This gave me the opportunity to show them firsthand how directions are given in India. One man directed us “go straight, circle right, near the bus stand”, another just a little ahead said “go straight, circle left, near the railway station.” Since we had nothing to lose, and were clueless ourselves, we decided to try both and see which one ‘paan’ned out. Just to be sure, I stopped once more and after a minute of conversation with a very animated fella, the boys were sure I had it figured out; I just looked back at them and said, “I have no idea what was trying to tell me!” Flabbergasted they retorted, “But you had such a long chat with him!” I explained I couldn’t get a word in to stop him; we all had a good laugh over it and continued the prowl for paan. Finally, we pulled over and walked down a lane where a Sunday market was set up – stalls with fresh seafood, vegetables, fruits, and various types of dried fish – the melange of scents, colours, textures and flavours that is India. We did locate the paan shop, but only Jacob was brave enough to have a meetha paan. The seller and I were stumped when we realised we didn’t know how to explain what chuna is – it’s lime powder, boys.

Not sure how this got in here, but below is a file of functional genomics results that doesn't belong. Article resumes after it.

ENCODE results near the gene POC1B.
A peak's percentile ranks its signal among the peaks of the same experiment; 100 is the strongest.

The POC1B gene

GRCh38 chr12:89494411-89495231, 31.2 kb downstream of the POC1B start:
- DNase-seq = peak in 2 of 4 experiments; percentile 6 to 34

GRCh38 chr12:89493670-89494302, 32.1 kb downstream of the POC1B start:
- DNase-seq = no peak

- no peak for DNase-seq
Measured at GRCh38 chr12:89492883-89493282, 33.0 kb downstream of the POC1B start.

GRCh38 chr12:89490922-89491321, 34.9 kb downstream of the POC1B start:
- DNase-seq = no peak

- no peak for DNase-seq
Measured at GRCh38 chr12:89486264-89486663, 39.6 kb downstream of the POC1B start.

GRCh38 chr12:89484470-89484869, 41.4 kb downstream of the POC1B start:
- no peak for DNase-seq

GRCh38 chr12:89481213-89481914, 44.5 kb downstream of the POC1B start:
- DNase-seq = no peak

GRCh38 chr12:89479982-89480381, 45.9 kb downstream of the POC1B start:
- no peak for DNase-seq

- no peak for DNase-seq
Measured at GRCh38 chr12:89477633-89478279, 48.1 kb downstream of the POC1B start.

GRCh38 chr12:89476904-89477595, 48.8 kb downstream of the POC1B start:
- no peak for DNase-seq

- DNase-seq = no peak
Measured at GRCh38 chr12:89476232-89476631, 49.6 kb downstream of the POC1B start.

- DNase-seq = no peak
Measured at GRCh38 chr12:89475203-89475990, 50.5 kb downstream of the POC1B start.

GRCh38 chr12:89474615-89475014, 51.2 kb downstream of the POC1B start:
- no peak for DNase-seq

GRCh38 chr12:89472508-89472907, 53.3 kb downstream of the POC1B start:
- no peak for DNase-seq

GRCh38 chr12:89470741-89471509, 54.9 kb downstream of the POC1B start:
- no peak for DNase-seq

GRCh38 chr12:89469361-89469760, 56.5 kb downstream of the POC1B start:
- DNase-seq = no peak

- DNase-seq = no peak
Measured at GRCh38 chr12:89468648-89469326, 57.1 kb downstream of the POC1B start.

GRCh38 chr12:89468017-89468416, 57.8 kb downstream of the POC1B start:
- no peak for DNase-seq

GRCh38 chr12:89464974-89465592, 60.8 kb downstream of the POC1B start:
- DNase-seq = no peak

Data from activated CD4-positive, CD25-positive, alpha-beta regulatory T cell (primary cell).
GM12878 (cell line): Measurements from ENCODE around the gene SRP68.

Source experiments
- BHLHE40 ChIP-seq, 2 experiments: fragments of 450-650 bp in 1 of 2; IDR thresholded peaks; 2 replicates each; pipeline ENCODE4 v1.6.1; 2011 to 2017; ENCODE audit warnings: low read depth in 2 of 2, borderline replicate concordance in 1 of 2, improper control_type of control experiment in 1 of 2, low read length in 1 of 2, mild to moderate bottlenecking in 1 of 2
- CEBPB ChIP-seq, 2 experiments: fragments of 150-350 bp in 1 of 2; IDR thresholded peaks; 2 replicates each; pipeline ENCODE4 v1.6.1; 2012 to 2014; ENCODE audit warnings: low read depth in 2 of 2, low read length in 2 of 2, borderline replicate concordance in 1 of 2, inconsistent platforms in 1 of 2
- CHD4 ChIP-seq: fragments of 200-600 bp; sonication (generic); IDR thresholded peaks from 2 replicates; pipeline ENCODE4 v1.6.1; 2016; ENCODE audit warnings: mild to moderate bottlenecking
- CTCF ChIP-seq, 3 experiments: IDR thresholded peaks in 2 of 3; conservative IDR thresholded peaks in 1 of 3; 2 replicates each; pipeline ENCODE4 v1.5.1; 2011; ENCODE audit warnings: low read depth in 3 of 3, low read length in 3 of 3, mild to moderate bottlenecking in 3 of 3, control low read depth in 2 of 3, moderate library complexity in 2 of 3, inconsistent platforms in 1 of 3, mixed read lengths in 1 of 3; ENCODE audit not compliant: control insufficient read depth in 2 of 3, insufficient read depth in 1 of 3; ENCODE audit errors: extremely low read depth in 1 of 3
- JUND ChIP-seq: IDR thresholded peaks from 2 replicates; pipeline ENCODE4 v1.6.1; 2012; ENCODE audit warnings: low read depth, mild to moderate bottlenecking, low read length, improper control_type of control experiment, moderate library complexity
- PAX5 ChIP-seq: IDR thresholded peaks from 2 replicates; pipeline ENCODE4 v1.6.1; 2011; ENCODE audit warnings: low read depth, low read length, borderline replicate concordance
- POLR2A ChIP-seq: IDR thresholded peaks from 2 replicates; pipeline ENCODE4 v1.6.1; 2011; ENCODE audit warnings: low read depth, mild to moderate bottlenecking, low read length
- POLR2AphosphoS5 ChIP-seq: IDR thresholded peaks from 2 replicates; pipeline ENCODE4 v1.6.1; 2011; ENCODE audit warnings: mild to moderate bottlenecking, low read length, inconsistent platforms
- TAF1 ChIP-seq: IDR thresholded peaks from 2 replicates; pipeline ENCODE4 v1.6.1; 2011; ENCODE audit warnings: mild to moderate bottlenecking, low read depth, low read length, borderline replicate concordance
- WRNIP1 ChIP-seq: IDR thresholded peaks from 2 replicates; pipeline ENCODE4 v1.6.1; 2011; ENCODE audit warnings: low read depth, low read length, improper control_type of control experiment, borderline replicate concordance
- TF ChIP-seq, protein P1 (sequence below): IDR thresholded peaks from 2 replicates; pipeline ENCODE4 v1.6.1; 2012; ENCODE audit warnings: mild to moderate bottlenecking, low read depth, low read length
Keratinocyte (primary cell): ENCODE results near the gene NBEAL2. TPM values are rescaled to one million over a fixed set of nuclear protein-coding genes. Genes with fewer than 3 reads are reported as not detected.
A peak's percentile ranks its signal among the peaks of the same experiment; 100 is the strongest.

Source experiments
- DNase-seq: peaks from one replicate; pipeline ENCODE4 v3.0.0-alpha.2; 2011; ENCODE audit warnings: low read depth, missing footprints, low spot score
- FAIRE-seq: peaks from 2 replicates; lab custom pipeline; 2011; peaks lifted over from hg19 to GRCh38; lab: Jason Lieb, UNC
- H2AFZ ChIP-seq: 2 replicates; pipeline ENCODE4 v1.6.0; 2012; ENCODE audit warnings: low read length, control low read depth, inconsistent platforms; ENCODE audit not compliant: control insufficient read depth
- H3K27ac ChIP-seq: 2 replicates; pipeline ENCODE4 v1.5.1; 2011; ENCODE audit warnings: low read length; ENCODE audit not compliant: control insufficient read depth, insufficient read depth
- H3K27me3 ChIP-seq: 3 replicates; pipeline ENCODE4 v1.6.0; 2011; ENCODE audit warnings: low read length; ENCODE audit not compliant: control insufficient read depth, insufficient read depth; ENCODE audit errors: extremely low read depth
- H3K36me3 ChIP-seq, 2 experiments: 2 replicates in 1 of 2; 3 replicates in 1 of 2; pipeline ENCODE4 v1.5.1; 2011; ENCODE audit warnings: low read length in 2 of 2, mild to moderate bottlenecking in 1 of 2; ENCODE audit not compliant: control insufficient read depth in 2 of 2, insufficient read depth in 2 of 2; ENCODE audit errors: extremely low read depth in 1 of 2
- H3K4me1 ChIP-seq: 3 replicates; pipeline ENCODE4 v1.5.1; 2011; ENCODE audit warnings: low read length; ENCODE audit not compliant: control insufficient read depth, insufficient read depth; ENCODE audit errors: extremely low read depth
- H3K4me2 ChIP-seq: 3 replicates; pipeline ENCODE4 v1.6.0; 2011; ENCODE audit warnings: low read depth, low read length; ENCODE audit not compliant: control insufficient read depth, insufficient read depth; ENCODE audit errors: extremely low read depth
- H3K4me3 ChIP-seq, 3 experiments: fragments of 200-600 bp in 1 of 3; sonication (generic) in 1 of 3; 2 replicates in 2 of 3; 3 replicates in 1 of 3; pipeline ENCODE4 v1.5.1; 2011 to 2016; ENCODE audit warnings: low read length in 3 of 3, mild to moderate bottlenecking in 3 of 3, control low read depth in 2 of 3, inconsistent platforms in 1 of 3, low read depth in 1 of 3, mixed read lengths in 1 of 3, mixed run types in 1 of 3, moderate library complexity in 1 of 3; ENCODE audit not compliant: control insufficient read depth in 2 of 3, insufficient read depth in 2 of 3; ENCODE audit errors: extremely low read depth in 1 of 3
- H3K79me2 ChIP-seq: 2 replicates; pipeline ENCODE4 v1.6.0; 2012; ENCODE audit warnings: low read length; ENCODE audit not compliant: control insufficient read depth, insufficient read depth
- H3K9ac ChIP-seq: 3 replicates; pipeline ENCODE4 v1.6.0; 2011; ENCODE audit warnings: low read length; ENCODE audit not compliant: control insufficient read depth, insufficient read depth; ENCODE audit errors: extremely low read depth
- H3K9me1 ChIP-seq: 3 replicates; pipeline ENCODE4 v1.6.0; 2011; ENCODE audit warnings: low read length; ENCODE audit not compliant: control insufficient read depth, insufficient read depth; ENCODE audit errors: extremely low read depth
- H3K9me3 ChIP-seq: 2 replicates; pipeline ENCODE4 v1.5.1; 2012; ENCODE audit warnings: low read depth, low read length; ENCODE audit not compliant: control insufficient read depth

Simple things that bring real joy
As we headed back I was still feeling disappointed, having failed to deliver the promised Goan meal when they said the sweetest thing, “We travel so much, but we go from airport to hotel lobby to restaurants to venues. We hardly get to experience the places we visit, and what we did today was great, wandering the streets, where no one recognised us and just seeing the real India.” Quite pleased with this, I honked at a bunch of guys hanging out on bikes and muttered, “roadside Romeos”, which I had to explain as the term for boys who don’t really do much except hang around and often eve-tease. So thrilled at this new word, Aaron exclaimed said they might use it as a song title some day! Ha!
Post our afternoon rendezvous, the band headed for some pool time and some shut eye, and I sat down to make sense of what just happened. I figured I didn’t want to do a traditional interview anymore, when I had this bizarre story to tell. Before their performance the organisers asked Jojo for a quote to include in a press release. I was standing nearby when I heard him say that the best part of their trip was spending the afternoon in the streets of Goa and actually getting to see a little bit of the place. Professional decorum all out the window, I couldn’t stop myself from going over and giving him a warm hug, which I think surprised us both. I guess, in true jazz style, we improvised and it was oh, so worth it!